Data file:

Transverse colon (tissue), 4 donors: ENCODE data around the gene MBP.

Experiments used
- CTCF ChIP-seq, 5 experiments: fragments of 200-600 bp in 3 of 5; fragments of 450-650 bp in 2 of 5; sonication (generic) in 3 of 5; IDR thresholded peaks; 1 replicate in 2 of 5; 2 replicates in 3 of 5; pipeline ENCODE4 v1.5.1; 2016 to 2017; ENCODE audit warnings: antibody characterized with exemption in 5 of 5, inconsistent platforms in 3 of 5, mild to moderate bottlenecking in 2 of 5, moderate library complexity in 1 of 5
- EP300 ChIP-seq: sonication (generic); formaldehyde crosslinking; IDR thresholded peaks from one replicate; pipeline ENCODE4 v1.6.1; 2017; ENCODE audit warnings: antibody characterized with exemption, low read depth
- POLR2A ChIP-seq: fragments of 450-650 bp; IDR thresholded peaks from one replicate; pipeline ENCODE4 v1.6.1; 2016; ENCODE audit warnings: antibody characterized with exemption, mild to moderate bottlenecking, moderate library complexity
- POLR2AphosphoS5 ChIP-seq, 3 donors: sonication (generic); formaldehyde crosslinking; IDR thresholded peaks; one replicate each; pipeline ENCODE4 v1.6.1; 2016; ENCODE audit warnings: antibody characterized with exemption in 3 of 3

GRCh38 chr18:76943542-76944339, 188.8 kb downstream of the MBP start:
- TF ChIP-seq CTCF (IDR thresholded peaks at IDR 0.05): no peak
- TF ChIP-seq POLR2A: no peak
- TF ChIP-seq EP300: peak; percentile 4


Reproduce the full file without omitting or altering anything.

Transverse colon (tissue), 4 donors: ENCODE data around the gene MBP.

Experiments used
- CTCF ChIP-seq, 5 experiments: fragments of 200-600 bp in 3 of 5; fragments of 450-650 bp in 2 of 5; sonication (generic) in 3 of 5; IDR thresholded peaks; 1 replicate in 2 of 5; 2 replicates in 3 of 5; pipeline ENCODE4 v1.5.1; 2016 to 2017; ENCODE audit warnings: antibody characterized with exemption in 5 of 5, inconsistent platforms in 3 of 5, mild to moderate bottlenecking in 2 of 5, moderate library complexity in 1 of 5
- EP300 ChIP-seq: sonication (generic); formaldehyde crosslinking; IDR thresholded peaks from one replicate; pipeline ENCODE4 v1.6.1; 2017; ENCODE audit warnings: antibody characterized with exemption, low read depth
- POLR2A ChIP-seq: fragments of 450-650 bp; IDR thresholded peaks from one replicate; pipeline ENCODE4 v1.6.1; 2016; ENCODE audit warnings: antibody characterized with exemption, mild to moderate bottlenecking, moderate library complexity
- POLR2AphosphoS5 ChIP-seq, 3 donors: sonication (generic); formaldehyde crosslinking; IDR thresholded peaks; one replicate each; pipeline ENCODE4 v1.6.1; 2016; ENCODE audit warnings: antibody characterized with exemption in 3 of 3

GRCh38 chr18:76943542-76944339, 188.8 kb downstream of the MBP start:
- TF ChIP-seq CTCF (IDR thresholded peaks at IDR 0.05): no peak
- TF ChIP-seq POLR2A: no peak
- TF ChIP-seq EP300: peak; percentile 4